Those enthralled with the M3 may get more for their money this spring when the Bavarians launch a yet more powerful, 3.2L version of the M3's inline 6-cyl. for the 1997 M3. The U.S., says a BMW insider, won't get the 315 hp the Euro-spec 3.2L delivers, but the power output reportedly will take a healthy jump over the 3L's already stout 240 hp. We're checking on the condition of our driver's licenses already.
Nissan 3L V-6
"An important benchmark," quotes the logbook for Nissan Motor Co. Ltd.'s silken "VQ" 3L DOHC V-6. "The fact that this engine achieves what it does without variable valve timing, turbos or other `tricks' is crucial -- and makes the VQ very special."
The VQ's straightforward design -- reflecting a philosophy at Nissan to simplify componentry -- sees a 10% parts reduction over the iron-block 3L V-6 the VQ range replaces, with weight savings of more than 100 lbs. (45 kg). Similar weight reductions in the reciprocating masses and valvetrain also impart the 3L VQ with its whispering NVH levels. The same reductions are the primary contributors to this engine's almost eerie rev-happiness. Want to scream along in third gear at 80 mph (128 km/h) and 6,000 rpm? No problem -- the driver's hard-pressed to notice the difference between that 6,000 rpm and cruising in fifth gear at 2,000 rpm.
Nissan's intensely automated Iwaki assembly plant takes molten aluminum at one end and pops three versions of the VQ out the other. In between, the blocks are deburred by robots, the crankshafts are microfinished by robots and groups of two dozen engines ride a gleaming merry-go-round bench tester, simultaneously tested by robots. A full 70% of the entire VQ engine-making process is automated.
Such is the intense thought Nissan places in the VQ build process. Similar effort went into the VQ range's design and engineering -- and that's what makes the 3L VQ the best normally aspirated V-6 on the planet.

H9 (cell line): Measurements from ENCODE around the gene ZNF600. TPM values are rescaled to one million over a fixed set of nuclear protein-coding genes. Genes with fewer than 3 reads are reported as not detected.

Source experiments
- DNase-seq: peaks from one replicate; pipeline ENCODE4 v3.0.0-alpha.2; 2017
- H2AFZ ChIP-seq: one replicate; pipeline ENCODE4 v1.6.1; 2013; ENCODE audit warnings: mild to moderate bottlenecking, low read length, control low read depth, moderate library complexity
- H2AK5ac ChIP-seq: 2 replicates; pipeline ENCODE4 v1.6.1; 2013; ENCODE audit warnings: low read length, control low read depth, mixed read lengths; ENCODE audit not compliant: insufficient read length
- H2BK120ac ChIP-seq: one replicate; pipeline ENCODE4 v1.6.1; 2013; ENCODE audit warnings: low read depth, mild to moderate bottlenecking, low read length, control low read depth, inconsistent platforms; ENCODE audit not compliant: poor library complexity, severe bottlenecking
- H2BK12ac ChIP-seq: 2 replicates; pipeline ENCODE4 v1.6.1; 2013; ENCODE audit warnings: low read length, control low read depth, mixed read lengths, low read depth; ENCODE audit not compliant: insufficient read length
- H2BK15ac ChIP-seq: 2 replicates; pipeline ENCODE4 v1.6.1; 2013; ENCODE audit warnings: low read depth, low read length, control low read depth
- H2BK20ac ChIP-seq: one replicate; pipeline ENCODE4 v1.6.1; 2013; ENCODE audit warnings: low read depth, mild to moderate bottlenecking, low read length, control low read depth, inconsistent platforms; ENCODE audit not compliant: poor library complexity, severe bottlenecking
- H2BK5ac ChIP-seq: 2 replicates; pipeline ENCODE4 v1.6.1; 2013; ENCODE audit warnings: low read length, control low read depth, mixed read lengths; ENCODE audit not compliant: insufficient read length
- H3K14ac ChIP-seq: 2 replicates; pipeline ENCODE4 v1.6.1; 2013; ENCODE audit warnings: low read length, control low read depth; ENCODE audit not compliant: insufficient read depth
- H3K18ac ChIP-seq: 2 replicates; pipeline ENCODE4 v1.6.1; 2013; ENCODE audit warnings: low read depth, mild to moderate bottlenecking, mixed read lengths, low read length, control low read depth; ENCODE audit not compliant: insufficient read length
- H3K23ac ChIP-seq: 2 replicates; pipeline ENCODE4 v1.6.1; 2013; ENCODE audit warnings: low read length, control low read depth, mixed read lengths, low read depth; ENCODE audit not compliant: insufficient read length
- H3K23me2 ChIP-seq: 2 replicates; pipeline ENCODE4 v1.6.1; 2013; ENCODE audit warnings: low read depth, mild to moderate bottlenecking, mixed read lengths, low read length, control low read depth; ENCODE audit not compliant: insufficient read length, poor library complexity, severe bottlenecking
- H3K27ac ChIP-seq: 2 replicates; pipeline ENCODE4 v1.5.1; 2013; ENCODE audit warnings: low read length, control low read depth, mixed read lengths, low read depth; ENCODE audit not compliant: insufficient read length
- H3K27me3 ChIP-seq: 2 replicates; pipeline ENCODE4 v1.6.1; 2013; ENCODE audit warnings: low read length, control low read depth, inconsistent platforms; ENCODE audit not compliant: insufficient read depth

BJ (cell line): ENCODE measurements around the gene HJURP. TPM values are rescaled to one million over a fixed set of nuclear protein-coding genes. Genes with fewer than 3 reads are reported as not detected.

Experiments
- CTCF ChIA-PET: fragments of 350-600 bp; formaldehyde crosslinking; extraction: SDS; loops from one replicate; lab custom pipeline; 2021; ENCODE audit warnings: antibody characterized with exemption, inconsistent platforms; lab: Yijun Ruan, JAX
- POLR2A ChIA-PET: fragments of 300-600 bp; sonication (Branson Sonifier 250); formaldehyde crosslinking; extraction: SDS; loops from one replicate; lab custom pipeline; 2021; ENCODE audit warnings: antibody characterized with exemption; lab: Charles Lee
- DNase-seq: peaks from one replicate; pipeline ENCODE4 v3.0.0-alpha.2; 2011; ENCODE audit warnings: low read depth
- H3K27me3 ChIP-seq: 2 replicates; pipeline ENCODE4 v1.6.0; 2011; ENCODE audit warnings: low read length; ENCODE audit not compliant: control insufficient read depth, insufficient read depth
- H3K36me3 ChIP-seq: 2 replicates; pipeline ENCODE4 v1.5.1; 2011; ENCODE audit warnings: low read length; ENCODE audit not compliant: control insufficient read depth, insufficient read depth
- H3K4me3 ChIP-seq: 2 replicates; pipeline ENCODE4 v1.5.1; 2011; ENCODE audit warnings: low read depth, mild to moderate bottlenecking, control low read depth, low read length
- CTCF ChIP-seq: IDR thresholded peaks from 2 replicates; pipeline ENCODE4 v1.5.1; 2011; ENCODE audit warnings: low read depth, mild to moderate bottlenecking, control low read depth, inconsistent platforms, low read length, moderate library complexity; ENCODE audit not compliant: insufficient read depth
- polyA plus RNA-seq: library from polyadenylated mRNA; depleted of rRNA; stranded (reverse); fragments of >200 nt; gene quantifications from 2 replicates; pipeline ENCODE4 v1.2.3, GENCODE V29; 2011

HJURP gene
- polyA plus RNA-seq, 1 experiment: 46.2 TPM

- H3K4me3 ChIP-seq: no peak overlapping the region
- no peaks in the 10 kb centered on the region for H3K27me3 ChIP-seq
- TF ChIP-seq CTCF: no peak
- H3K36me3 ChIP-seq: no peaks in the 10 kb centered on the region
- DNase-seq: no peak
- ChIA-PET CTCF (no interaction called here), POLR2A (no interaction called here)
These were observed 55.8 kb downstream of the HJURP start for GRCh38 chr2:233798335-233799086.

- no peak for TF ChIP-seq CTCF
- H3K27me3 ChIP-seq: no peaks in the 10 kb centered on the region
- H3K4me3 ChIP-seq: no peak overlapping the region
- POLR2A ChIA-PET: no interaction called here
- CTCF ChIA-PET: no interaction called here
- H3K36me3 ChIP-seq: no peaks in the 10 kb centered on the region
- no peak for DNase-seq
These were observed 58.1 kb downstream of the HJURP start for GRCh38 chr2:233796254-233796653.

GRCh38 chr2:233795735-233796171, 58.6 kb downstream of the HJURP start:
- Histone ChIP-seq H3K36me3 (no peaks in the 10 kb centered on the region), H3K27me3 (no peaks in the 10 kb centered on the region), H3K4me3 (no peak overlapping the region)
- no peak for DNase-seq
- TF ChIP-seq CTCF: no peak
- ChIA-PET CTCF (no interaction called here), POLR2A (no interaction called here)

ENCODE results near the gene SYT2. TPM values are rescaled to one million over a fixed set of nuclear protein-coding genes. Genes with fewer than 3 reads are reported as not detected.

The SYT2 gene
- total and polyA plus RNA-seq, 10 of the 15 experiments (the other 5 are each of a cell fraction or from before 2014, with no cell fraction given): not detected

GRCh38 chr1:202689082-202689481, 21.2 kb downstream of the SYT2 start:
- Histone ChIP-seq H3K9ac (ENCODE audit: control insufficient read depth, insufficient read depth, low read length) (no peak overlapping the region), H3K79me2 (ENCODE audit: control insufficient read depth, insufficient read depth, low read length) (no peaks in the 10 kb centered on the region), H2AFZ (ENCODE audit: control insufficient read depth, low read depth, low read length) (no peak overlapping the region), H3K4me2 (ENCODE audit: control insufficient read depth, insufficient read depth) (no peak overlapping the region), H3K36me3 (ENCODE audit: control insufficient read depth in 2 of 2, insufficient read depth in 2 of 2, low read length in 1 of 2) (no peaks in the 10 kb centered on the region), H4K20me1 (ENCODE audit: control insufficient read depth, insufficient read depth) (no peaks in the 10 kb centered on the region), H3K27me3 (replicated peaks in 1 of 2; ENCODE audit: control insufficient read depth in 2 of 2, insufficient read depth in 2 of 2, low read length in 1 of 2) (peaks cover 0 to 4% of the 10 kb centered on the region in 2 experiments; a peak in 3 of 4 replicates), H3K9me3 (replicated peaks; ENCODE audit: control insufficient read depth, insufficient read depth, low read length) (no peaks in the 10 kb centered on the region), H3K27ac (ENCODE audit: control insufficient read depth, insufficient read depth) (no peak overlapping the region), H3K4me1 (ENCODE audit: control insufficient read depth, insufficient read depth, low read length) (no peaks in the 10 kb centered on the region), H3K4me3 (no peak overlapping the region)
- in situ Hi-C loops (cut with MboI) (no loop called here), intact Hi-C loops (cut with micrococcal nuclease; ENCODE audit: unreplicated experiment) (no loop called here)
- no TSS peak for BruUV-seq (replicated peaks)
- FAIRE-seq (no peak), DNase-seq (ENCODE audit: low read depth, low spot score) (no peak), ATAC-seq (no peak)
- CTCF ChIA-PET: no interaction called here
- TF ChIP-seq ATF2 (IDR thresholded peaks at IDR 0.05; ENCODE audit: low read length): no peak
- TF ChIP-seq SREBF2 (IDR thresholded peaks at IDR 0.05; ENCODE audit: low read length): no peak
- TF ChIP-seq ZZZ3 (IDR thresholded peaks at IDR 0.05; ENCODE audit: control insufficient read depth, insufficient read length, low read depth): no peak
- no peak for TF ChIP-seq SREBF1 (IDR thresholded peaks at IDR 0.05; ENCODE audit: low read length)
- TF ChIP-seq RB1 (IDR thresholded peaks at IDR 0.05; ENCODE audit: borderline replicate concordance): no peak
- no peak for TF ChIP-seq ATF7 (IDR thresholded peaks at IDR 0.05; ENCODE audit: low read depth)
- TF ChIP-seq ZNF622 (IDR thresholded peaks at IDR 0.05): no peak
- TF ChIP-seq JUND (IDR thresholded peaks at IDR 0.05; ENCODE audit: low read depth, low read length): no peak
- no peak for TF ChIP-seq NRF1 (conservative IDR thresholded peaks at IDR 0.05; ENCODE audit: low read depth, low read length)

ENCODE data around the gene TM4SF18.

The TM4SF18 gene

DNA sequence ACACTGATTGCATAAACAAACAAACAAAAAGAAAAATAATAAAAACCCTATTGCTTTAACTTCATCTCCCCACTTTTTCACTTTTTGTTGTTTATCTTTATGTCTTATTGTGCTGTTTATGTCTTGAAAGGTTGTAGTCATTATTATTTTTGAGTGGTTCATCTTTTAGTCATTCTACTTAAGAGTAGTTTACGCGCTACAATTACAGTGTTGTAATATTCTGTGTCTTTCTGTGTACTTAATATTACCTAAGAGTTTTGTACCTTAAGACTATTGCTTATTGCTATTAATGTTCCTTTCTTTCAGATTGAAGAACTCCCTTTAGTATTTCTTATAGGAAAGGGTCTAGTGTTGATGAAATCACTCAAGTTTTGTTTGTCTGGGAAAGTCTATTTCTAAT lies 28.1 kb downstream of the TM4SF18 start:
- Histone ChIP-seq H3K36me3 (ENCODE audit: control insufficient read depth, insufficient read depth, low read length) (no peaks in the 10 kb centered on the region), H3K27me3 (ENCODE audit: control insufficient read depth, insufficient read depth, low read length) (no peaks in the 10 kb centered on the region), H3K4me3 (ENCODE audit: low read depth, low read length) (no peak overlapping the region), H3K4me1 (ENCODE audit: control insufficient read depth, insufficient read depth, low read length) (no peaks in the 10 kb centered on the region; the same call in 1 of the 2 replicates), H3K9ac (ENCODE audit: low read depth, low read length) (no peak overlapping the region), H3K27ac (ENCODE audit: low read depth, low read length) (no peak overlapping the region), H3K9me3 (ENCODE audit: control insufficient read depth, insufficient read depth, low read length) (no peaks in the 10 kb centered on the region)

Mazda Miller-cycle 2.3L V-6
Mazda Motor Corp.'s 2.3L Miller-cycle V-6 enjoys its second consecutive year as one of Ward's Best Engines -- and appears well-placed to claim a long-standing spot.
Our testers once again marveled at the diminutive Miller-cycle engine's stunning synthesis of power and economy. The "Miller" pegged the needle on several staffers' scoring sheets, particularly in the areas of technical relevance, overall power and how well the engine works in the total vehicle "package."
"Everything -- and I mean everything -- considered, this engine is tops in my book," enthuses one Best Engines panel member, who endowed the Miller-cycle engine with perfect scores for power and torque, based on its small displacement and titanic 91 hp/L. It's agreed that if the Miller-cycle only produces 210 hp, then Japanese dynamometers must be tuned for pessimism.
Whatever the case, the 2.3L Miller-cycle makes seamless the rather complicated process of delaying intake-valve closing on each cylinder's compression stroke, reducing frictional and pumping losses associated with compression (and effectively abbreviating the compression stroke), while likewise permitting the retention of a full expansion stroke. Add the power-enhancing efforts of an efficient Lysholm screw-type supercharger and the Miller-cycle engine powers Mazda's Millenia with one of the highest specific output production engines available in the U.S.
Mazda may have troubles, but those problems don't extend to powertrain development. The Miller-cycle engine is technically exquisite and elegantly engineered, a tribute to technology whose relevance may take the automotive industry years to fully acknowledge.
Ford 4.6L V-8
Last year, Ford Motor Co. barely missed making our Best Engines list with its 4.6L DOHC V-8. A natural competitor to GM's Northstar and BMW's 4L V-8, not all the Ward's testers were sufficiently impressed by the Mark VIII -- at the time the only package offering the DOHC version of the modular V-8 -- and some believed this high-tech engine should deliver more than the "mild" 260 hp in the standard Mark.
Ford's changed that this year with a high-specification, 305-hp 4.6L for the 1996 Mustang Cobra. Reworked intake plumbing with long and short runners that provide for maximum torque and volumetric efficiency and a low-restriction exhaust are the primary power-enhancing tricks over SOHC versions of the 4.6L.
But that doesn't include all the exquisite details, like oval-shaped valve springs that save a minuscule amount of weight over round springs, or the elaborate engineering at the engine's bottom end -- the sort of stuff that would make an Indycar engine builder squeal with rapture.